Golden memories as the Eisenhower Tunnel turns 50

David Heitz
Opening day for the Eisenhower Tunnel, March 8, 1973.Photo byColorado Department of Transportation

I never will forget the first time I drove through the Eisenhower tunnel. At age 20, I was embarking on the adventure of my lifetime – moving from Illinois to Los Angeles for an internship. I loaded up my Dodge Colt with all of my belongings and set out in search of a new life.

Chills went up and down my spine as I approached the Eisenhower Tunnel. I already had been blown away by Colorado’s beauty (I took the scenic route) but the tunnel proved itself a modern marvel.

Tunnel 1.7 miles long

Last month, the westbound Eisenhower Tunnel celebrated its 50th birthday. Among the tunnel's notable facts, as explained on the Colorado Department of Transportation website:

· The tunnel bores through the mountains for 1.7 miles.

· As of 11 a.m. March 8, the tunnel’s birthday, exactly 434,431,100 vehicles traveled through both the Eisenhower and Johnson Memorial Tunnels since March 8, 1973. ”The Colorado Department of Transportation marked the historic milestone by pausing westbound traffic for 50 seconds, so the Colorado State Patrol's vintage 1970 Fury was the first vehicle to usher in the tunnel's next half-century,” according to a Colorado Department of Transportation news release. “It was a state patrol vehicle that first entered the tunnel when it opened to traffic 50 years ago.”

· The Eisenhower Tunnel is the highest point of the nation’s interstate system at 11,200 feet. At one time, the Eisenhower Tunnel was the highest vehicular tunnel in the world.

· “While motorists drive through the tunnel in a few minutes, they may not realize the monumental effort it took to plan and build such an infrastructure under the most challenging of circumstances,” said CDOT Executive Director Shoshana Lew. “Over a five-year construction period, 6,000 people and heavy machinery worked a total of 4.9 million hours to bore through granite under the Continental Divide in harsh weather conditions. When construction started in 1968, it was the largest single federal-aid highway project in the nation’s history. For the last five decades, the Eisenhower Tunnel has served as the great connector, tying east and west Colorado together. It has provided a critical life-saving link for moving goods and services and helped to mark Colorado as a world-class mountain destination.”

· “There were monumental obstacles to building the tunnel,’ according to the CDOT news release. "Crews worked in brutal winters at over 11,000 feet, and then new engineering methods were needed to shore unstable rock so a hole 50 feet high and 45 feet wide could be supported."

· The tunnel took five years to build, two years longer than expected, and cost $110 million. “As one veteran highway engineer put it, ‘We were going by the book, but the damned mountain couldn’t read,’ the news release reports. “One federal highway engineer stated in the Denver Post in 1972, the project involved “pioneering every foot of the way."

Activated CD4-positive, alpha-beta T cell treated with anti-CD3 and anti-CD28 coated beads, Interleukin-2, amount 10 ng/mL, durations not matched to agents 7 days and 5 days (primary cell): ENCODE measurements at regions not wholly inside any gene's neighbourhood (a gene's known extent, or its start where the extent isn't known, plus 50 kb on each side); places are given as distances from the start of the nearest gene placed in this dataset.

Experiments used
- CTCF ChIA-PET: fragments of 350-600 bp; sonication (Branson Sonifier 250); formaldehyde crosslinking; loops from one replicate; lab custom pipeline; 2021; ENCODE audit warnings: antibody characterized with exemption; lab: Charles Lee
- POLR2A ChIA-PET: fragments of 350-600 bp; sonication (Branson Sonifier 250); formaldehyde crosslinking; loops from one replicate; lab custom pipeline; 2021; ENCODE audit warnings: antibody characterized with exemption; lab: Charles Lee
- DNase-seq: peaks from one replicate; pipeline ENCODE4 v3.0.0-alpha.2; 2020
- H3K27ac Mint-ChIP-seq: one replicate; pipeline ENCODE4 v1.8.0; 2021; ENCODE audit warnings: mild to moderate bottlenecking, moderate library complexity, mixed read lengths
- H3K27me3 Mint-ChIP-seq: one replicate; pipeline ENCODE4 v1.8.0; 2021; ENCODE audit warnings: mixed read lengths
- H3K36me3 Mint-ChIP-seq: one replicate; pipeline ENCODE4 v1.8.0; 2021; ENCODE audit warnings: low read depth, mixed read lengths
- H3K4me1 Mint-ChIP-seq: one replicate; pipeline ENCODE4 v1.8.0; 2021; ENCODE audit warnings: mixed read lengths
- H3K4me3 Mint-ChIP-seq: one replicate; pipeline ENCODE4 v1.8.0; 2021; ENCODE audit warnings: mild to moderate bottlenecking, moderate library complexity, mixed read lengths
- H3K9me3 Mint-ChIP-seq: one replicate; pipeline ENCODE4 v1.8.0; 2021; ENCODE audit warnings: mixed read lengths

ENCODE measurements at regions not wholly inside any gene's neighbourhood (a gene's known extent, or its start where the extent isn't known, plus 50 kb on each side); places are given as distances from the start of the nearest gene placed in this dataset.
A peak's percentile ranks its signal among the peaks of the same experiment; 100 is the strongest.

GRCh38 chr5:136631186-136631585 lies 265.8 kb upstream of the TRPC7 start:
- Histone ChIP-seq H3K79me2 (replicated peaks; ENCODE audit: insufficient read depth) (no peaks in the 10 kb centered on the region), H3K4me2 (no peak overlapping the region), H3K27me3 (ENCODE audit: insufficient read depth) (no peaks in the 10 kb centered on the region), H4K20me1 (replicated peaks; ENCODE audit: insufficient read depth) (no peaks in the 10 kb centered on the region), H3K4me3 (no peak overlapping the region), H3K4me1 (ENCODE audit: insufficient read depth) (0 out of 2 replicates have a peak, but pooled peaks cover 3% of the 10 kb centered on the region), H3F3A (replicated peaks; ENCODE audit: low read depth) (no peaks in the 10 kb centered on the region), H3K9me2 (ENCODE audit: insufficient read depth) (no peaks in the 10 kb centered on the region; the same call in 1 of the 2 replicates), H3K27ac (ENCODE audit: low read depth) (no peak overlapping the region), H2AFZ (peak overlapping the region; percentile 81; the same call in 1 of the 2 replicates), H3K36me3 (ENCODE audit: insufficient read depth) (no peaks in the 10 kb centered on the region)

Eisenhower tunnel memories

Gov. Jared Polis posted Friday about the tunnel’s birthday on his Facebook page. Many people chimed in with their memories of the tunnel in the comment section.

“I remember many trips over Loveland Pass pre-tunnel and the wonder of our first drive after it opened,” commented one.

Another commenter said it’s time to start digging a third tunnel. “We could make the middle tunnel alternating directions, four lanes going west when all the traffic is going west and four lanes going east when all the traffic is going east,” he suggested. “Then there would be redundancy if there was an accident blocking any of the three tunnels, you could still have two-way traffic even if one tunnel had to be closed. You could use the third tunnel for hazmat trucks and not stop traffic for them or send them around the long way on Loveland pass.”

Several commenters reminisced about the pre-1973 days when there was no tunnel. They had to maneuver the passes for ski trips. Many recalled ski lift tickets costing $12 back then.

“We lived in Silverthorne when the tunnel was under construction,” said one. “Saw the first borehole. It was then a long way to Denver over the Loveland pass.”

For me, driving the mountainous terrain on my trip out west made me feel I had traveled a long distance from home. Driving through the tunnel was cool and it seemed to go on forever. It was indeed the gateway to the west for me, and I felt accomplished when I came out on the other side.

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I've been in the news business 35 years, spending much of my career in editing roles at local newspapers in Los Angeles, Detroit, and the Quad-Cities of Illinois and Iowa. Upon moving to Denver in 2018, I began experiencing severe mental illness due to several traumatic experiences. I became homeless on the street for about a year before spending time in the state mental hospital. I am living proof that people can rebound from mental illness with proper treatment, even after experiencing homelessness. I consider myself a lucky guy to live in a great place like Denver. I hope my writing reflects the passion I have for living here. You can email me news releases and story ideas at

Denver, CO

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